Quote 93 details Share on Google+ - Quote 93 Linked In Share Button - Quote 93 Public affairs go on pretty much as usual: perpetual chicanery and rather more personal abuse than there used to be... Our American Chivalry is the worst in the world. It has no Laws, no bounds, no definitions; it seems to be all a Caprice.

John Adams: letter to Thomas Jefferson, April 17, 1826

Quote 258 details Share on Google+ - Quote 258 Linked In Share Button - Quote 258 Determine never to be idle. No person will have occasion to complain of the want of time, who never loses any. It is wonderful how much may be done, if we are always doing. And that you may be always doing good, my dear, is the ardent prayer of yours affectionately.

Thomas Jefferson: letter to Martha Jefferson, May 5, 1787

Quote 286 details Share on Google+ - Quote 286 Linked In Share Button - Quote 286 Harmony in the married state is the very first object to be aimed at

Thomas Jefferson: letter to Mary Jefferson Eppes, January 7, 1798

Quote 290 details Share on Google+ - Quote 290 Linked In Share Button - Quote 290 His mind was great and powerful, without being of the very first order; his penetration strong, though not so acute as that of Newton, Bacon, or Locke; and as far as he saw, no judgment was ever sounder

Thomas Jefferson: on Thomas Jefferson in a letter to Dr. Walter Jones, January 2, 1814

Quote 291 details Share on Google+ - Quote 291 Linked In Share Button - Quote 291 His person, you know, was fine, his stature exactly what one would wish, his deportment easy, erect and noble.

Thomas Jefferson: on Thomas Jefferson in a letter to Dr. Walter Jones, January 2, 1814

Quote 327 details Share on Google+ - Quote 327 Linked In Share Button - Quote 327 He was certainly one of the most learned men of the age. It may be said of him as has been said of others that he was a "walking Library," and what can be said of but few such prodigies, that the Genius of Philosophy ever walked hand in hand with him.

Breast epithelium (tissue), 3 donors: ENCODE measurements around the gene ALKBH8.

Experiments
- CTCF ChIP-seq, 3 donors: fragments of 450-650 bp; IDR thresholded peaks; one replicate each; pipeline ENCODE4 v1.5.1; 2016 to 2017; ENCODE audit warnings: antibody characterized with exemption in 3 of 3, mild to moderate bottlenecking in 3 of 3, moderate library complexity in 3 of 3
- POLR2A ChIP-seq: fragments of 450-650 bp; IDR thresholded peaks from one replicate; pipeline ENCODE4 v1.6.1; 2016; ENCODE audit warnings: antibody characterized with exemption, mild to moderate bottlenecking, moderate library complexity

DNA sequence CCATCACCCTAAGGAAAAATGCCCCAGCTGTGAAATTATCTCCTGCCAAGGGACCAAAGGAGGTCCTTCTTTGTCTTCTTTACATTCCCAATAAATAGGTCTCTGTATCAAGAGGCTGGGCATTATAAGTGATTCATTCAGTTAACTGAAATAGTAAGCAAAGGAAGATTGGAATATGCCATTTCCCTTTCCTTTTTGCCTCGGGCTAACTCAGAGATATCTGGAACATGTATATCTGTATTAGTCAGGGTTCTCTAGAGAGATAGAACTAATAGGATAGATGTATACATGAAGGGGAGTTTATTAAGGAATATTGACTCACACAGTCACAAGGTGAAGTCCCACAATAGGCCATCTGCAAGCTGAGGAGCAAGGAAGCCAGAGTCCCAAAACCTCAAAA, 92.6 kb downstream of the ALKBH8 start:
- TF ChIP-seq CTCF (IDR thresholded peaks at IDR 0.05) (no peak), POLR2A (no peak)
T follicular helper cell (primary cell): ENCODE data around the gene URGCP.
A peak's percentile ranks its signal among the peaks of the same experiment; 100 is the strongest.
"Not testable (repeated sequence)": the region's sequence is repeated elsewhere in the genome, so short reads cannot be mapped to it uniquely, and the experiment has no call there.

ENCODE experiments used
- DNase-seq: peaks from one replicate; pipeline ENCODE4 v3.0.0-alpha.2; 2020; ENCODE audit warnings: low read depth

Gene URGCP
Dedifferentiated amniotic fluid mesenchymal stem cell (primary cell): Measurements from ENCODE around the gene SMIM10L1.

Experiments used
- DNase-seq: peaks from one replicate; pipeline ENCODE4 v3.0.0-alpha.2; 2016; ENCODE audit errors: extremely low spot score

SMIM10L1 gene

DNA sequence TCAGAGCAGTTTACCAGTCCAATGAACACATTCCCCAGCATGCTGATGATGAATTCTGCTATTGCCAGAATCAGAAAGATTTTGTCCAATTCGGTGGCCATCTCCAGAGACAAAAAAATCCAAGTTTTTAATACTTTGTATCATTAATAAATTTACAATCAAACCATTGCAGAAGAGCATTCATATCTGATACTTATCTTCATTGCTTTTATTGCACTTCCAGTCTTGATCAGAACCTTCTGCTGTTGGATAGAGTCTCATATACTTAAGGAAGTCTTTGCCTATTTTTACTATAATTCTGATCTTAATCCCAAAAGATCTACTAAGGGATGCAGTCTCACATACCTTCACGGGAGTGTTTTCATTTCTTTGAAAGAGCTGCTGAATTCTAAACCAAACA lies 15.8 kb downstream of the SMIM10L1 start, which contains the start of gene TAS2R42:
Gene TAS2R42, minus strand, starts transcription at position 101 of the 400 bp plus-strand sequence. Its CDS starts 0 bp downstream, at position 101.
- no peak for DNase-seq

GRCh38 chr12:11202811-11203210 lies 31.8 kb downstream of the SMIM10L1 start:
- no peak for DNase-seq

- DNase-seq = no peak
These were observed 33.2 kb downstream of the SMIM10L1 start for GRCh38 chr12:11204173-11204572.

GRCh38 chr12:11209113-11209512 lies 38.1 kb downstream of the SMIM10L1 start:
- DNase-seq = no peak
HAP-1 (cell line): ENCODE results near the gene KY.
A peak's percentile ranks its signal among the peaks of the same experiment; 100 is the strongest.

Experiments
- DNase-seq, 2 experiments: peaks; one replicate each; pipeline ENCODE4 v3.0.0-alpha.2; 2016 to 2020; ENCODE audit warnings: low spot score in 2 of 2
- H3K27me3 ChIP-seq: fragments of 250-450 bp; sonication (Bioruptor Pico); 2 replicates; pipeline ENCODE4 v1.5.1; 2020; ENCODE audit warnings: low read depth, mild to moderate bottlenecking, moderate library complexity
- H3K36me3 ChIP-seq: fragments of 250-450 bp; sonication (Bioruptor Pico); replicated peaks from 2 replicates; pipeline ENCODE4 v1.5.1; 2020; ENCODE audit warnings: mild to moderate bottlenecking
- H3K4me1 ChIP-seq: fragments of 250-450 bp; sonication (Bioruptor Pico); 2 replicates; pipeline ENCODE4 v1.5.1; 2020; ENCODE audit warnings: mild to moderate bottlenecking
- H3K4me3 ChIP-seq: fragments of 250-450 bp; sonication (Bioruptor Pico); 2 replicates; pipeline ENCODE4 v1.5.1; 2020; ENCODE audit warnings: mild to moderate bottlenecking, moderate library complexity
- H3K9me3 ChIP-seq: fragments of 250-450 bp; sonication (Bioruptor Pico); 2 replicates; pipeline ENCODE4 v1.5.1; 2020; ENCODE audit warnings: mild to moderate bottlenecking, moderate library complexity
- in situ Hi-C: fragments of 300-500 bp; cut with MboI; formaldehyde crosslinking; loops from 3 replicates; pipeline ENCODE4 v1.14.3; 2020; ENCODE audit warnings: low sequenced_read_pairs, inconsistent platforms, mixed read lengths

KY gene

James Madison: Thomas Jefferson in a letter to Samuel Harrison Smith, November 4, 1826

Quote 338 details Share on Google+ - Quote 338 Linked In Share Button - Quote 338 In forming the Senate, the great anchor of the Government, the questions as they came within the first object turned mostly on the mode of appointment, and the duration of it.

James Madison: letter to Thomas Jefferson, October 24, 1787

Quote 357 details Share on Google+ - Quote 357 Linked In Share Button - Quote 357 On the distinctive principles of the Government ... of the U. States, the best guides are to be found in... The Declaration of Independence, as the fundamental Act of Union of these States.

James Madison: letter to Thomas Jefferson, February 8, 1825

Quote 372 details Share on Google+ - Quote 372 Linked In Share Button - Quote 372 The great desideratum in Government is, so to modify the sovereignty as that it may be sufficiently neutral between different parts of the Society to control one part from invading the rights of another, and at the same time sufficiently controlled itself, from setting up an interest adverse to that of the entire Society.

James Madison: letter to Thomas Jefferson, October 24, 1787

Quote 374 details Share on Google+ - Quote 374 Linked In Share Button - Quote 374 The invasion of private rights is chiefly to be apprehended, not from acts of Government contrary to the sense of its constituents, but from acts in which the Government is the mere instrument of the major number of the Constituents.

James Madison: letter to Thomas Jefferson, October 17, 1788

Quote 396 details Share on Google+ - Quote 396 Linked In Share Button - Quote 396 Wherever the real power in a Government lies, there is the danger of oppression

James Madison: letter to Thomas Jefferson, October 17, 1788

Quote 399 details Share on Google+ - Quote 399 Linked In Share Button - Quote 399 [He] will live in the memory and gratitude of the wise & good, as a luminary of Science, as a votary of liberty, as a model of patriotism, and as a benefactor of human kind.

James Madison: on Thomas Jefferson in a letter to Nicholas P. Trist, July 6, 1826



[1] 2 3 4